Wednesday saw a number of Sportsworld runners do the midweek IMRA (Irish Mountain Running Association) race. This week it was the Belmont and Little Sugar Loaf, 8.6Km long with a climb of 360m.


After months of anticipation, IMRA summer races resumed this week with Belmont &“Little” Sugarloaf.  Launch evening is perfect; sunny, mild, windless and in the beautiful setting of Belmont Demense.   I find Deirdre and Eoin (fresh-ish from his car-nap) in the registration queue.  Neil mooches along after a few minutes, looking far too relaxed.  I’m keeping the head down and having a little panic as my phone (emergency navigation aid, registration details and camera for my first IMRA race) has randomly crashed and to my surprise, rubbing the screen and holding down buttons isn’t fixing it.


10 minutes later,  we find Tim at the early start line – a cluster of friendly people in the long grass at the top of a field beside the car park.  People seem to have come here of their own free will and are in good form.  Anthony has arrived but he’s still in long pants and a jacket and doesn’t have the same fear of losing daylight that has some of us itching to make a start.


I kick off cocky enough. I’ve done longer runs and how bad can a few hills be if I take my time?  We jog a decent pace meeting some downhill on the woodland track early on.  I’m not sure how to run downhills yet but letting loose is the chosen technique this evening – relatively effective speed wise,  but an absolute jackhammer on the body.


Within the 2nd km we start a climb and though it’s still a nice gravel track, my good feeling gets erased by the unbelievable calf burn on the climb.  To add to the evening, my phone has somehow resuscitated itself on full volume and the calm lady in Garmin Connect is keeping anyone within 5 metres regularly appraised of my heart rate and average speed.   Sunglasses on, head down.

calf burn hill

The gradient eases and I stop to take a photo of Neil coming up behind but then I’m too tired.


Eoin eases past in power walker mode. Deirdre keeps glancing back at me with mild concern…like she’s trying to remember the emergency procedure should she be stuck with the task of getting me off the mountain. I’m consoling myself with the amazing views but really having doubts if I’ll get down in daylight.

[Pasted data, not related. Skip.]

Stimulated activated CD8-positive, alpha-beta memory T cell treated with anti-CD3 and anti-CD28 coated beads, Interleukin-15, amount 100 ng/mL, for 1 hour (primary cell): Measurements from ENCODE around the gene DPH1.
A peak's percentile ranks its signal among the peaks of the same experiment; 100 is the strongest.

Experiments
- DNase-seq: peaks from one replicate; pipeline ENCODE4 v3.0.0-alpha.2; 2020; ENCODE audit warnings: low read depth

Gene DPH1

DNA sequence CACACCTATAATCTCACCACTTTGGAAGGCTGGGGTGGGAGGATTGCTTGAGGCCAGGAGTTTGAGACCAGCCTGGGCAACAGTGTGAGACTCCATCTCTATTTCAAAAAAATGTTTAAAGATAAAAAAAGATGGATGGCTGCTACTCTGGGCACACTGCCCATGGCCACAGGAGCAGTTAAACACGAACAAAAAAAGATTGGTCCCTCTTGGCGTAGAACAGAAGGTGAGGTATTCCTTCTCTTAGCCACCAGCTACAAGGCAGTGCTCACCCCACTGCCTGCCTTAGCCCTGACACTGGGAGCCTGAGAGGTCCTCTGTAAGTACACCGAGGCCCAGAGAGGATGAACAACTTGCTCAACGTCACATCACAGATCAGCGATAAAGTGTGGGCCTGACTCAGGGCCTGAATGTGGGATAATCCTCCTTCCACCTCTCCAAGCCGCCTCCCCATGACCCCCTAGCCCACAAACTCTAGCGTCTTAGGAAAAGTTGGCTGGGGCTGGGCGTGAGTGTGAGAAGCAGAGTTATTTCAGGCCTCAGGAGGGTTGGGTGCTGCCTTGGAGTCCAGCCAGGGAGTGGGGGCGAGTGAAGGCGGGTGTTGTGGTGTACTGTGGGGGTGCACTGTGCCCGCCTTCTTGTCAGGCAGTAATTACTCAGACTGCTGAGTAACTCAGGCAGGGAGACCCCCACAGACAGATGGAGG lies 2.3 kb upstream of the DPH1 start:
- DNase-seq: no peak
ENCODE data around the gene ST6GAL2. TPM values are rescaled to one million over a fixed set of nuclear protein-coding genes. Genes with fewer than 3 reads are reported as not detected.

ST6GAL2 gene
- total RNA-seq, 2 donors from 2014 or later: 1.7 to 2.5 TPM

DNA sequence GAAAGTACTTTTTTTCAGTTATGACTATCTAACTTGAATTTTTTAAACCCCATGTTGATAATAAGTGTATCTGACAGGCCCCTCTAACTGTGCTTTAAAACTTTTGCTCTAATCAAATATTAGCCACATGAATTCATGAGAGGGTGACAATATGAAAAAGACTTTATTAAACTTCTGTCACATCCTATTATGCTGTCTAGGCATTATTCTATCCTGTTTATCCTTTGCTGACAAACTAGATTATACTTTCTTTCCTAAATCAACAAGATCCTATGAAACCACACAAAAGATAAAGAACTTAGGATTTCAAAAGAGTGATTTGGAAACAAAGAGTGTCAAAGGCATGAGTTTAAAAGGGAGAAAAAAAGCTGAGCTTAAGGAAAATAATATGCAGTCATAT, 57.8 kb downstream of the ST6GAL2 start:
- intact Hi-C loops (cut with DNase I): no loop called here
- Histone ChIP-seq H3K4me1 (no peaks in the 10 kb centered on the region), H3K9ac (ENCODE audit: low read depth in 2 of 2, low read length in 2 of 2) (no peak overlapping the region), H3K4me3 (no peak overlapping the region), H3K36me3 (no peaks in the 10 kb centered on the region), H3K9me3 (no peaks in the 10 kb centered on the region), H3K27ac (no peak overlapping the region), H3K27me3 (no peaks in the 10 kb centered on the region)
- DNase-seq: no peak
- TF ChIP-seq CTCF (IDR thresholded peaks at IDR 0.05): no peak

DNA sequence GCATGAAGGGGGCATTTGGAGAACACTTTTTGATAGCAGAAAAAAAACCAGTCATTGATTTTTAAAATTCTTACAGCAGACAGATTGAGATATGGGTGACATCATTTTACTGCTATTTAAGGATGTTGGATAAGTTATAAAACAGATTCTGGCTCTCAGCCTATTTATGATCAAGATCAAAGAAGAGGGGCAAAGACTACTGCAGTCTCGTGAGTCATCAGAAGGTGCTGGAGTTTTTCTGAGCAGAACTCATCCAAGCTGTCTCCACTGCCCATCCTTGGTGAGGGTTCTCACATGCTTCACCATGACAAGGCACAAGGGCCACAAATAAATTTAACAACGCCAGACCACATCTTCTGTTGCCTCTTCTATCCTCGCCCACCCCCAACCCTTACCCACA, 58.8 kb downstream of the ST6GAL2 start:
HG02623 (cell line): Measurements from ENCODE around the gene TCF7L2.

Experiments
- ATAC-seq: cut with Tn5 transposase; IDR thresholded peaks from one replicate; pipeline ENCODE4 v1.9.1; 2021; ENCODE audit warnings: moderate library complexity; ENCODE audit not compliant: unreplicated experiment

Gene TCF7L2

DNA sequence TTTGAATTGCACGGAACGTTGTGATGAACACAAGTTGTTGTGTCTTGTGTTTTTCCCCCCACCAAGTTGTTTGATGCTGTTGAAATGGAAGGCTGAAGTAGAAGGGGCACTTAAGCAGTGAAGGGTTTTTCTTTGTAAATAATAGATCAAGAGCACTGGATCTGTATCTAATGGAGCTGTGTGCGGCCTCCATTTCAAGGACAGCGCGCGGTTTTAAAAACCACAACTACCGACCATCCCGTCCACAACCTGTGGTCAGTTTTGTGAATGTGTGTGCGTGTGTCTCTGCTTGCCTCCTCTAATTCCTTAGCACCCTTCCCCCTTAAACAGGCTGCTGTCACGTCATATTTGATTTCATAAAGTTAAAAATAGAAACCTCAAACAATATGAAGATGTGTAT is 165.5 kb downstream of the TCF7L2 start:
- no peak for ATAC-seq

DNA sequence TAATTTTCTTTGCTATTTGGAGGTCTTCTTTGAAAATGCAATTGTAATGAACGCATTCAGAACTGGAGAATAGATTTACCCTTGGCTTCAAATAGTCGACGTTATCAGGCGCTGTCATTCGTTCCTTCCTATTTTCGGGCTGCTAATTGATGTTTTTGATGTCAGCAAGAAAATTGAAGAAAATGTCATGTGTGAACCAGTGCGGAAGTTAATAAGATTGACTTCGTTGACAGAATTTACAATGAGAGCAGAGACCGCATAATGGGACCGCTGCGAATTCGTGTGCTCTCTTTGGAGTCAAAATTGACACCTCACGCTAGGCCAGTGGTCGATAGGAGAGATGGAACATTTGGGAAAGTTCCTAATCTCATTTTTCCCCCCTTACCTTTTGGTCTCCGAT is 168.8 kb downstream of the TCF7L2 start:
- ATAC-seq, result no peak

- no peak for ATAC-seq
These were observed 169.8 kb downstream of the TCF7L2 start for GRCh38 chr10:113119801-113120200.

Turn here?

The track ends and, after an oddly easier climb o


ver rock steps, we summit. I take some more photos to stretch the recovery moment then commence the bum shuffle over the short steep descent on rock and scree.  It’s a relief to find a grassy path. Deirdre tells me it’s all downhill from here but also that she got lost on it last year.

The real Neil Purdy (*verified sighting in the moutains.)

Armed with new enthusiasm, we fairly “steam”


up the grassy path but that bubble bursts when the flags indicate another steep incline. Reluctant to follow any flags that don’t work in harmony with our current preference for downhill, we consult with some ladies trotting along behind.  “The fxxckers!” someone exclaims, a reference to the designers of this trail who we will later be thanking for a lovely evening on the hills.

The fading light and tangible chill to the air push us on so we actually do ok on this bit and soon we are looped back to the calf-burner of a gravel track.  Happily,  this time it’s upside down so we can lash into it.


I carry on with the jackhammer technique of downhill running as if I’ll never need these knees again.   I’m too knackered now to stop my legs flailing about anyhow. We traverse a field of unimpressed cows. Despite what I think is my blistering downhill pace there is no sign of Eoin or Neil, nevermind Tim.   They must’ve been even more blistering.

Cow Hurdle


The last 1.5k is more undulating than expected.  Deirdre cruises past me while I struggle to stay moving at all.  I finally fall over the finish line,  last of the sportsworlders,  in 1.09, narrowly missing out on being overtaken by 7.30 starter Anthony Gillen. (50 mins).

Tim demonstrating correct downhill technique

Much more challenging than anticipated but worth it for the views and the experience and if I recover in time I’ll be signing up for the next one.

Surviving crew of the endeavour

The midweek races are an easy way of getting away from work, into the mountains and get a work out in some of the nicest scenery around.

To do an IMRA race you have to pay the annual registration fee (€10) and then each race is €7. You can enter online and you are given a chip at the race to record your results.

As well as midweek races there are weekend races too and the website gives the details on the length, amount of climb and difficulty of the race so you can start with an easy one.

Next IMRA evening event is Scalp

DATE:Wednesday 27 April, 2022TIME:19:30